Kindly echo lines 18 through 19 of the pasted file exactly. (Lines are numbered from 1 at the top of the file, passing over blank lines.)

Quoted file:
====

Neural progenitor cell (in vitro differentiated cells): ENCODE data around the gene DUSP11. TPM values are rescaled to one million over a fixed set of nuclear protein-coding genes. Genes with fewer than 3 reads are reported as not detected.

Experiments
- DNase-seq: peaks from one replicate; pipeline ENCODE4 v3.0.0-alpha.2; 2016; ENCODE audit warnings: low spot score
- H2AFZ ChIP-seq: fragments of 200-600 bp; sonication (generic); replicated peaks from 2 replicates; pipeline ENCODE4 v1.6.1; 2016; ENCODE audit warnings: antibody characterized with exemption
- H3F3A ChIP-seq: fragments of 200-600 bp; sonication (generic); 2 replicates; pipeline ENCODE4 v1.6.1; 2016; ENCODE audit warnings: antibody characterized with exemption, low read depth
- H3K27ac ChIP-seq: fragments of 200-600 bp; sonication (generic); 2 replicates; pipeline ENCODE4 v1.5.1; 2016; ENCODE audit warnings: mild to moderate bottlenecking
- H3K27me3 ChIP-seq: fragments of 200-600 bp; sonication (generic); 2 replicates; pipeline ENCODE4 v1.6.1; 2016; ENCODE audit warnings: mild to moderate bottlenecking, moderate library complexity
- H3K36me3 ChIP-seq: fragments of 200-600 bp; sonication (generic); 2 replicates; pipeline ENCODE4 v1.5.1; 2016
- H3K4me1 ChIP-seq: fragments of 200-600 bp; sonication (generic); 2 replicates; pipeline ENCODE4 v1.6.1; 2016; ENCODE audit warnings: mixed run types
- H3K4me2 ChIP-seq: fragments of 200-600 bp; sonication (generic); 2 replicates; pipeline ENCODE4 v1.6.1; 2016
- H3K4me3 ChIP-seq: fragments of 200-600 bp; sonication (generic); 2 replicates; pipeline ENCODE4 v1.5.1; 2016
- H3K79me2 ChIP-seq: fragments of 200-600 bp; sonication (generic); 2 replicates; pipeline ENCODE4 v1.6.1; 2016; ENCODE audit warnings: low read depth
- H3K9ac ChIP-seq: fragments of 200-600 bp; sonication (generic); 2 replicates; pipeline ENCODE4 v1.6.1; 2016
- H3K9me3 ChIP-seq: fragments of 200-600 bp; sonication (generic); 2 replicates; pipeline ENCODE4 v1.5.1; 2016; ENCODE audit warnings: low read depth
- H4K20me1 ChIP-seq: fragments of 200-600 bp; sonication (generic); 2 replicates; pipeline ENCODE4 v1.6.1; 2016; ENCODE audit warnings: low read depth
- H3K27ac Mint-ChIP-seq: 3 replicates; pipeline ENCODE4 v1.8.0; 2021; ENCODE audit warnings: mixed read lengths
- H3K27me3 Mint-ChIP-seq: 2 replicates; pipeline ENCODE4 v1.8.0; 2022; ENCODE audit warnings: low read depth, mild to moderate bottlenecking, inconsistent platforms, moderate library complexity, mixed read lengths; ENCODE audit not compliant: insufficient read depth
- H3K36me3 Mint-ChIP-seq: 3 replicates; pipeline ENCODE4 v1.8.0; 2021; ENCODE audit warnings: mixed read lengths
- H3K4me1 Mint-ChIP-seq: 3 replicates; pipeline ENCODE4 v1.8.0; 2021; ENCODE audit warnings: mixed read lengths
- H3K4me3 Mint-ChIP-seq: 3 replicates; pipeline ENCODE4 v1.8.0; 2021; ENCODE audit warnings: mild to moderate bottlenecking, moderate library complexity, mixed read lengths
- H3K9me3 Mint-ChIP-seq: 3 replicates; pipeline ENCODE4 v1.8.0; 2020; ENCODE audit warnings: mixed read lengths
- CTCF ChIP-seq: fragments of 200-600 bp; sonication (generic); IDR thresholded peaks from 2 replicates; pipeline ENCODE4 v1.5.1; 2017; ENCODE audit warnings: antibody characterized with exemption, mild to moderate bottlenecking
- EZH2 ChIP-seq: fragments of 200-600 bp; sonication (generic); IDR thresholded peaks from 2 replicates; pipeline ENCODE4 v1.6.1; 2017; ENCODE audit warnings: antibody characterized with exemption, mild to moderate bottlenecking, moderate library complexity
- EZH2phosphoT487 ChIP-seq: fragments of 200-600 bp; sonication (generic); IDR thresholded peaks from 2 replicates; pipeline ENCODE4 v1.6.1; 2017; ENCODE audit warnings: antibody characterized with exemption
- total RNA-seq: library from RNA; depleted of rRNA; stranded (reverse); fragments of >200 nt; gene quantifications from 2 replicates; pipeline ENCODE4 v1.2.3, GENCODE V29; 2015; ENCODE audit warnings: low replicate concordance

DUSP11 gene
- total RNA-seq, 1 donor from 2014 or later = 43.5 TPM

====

- H3K36me3 Mint-ChIP-seq: 3 replicates; pipeline ENCODE4 v1.8.0; 2021; ENCODE audit warnings: mixed read lengths
- H3K4me1 Mint-ChIP-seq: 3 replicates; pipeline ENCODE4 v1.8.0; 2021; ENCODE audit warnings: mixed read lengths